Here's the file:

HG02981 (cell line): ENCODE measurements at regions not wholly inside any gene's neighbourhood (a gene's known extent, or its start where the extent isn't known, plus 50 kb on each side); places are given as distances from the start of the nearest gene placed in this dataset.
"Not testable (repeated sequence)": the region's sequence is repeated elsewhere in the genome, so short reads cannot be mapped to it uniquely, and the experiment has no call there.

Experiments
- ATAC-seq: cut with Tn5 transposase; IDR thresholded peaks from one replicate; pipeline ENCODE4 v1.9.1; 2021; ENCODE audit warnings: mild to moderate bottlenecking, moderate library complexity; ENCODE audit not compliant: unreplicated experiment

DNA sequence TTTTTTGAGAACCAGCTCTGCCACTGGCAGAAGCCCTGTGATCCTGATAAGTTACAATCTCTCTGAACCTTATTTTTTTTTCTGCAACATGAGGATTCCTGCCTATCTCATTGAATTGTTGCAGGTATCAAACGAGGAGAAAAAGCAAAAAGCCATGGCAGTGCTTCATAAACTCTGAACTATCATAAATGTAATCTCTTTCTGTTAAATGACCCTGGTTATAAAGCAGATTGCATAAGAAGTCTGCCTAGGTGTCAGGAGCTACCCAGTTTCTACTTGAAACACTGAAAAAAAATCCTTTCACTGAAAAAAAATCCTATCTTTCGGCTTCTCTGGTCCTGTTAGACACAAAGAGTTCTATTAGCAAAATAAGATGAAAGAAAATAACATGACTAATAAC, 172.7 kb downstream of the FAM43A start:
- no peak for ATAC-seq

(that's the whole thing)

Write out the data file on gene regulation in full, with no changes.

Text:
HG02981 (cell line): ENCODE measurements at regions not wholly inside any gene's neighbourhood (a gene's known extent, or its start where the extent isn't known, plus 50 kb on each side); places are given as distances from the start of the nearest gene placed in this dataset.
"Not testable (repeated sequence)": the region's sequence is repeated elsewhere in the genome, so short reads cannot be mapped to it uniquely, and the experiment has no call there.

Experiments
- ATAC-seq: cut with Tn5 transposase; IDR thresholded peaks from one replicate; pipeline ENCODE4 v1.9.1; 2021; ENCODE audit warnings: mild to moderate bottlenecking, moderate library complexity; ENCODE audit not compliant: unreplicated experiment

DNA sequence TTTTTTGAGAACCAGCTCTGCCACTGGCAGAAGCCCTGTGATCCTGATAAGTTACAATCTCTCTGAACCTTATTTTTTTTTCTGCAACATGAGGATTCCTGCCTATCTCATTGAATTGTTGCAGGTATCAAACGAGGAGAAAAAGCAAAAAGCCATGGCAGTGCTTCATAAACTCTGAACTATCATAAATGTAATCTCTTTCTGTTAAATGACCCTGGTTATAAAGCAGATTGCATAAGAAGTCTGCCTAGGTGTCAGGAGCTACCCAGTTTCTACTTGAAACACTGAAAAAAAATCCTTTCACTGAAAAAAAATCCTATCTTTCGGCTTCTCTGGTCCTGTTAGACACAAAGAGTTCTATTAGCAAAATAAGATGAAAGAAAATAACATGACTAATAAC, 172.7 kb downstream of the FAM43A start:
- no peak for ATAC-seq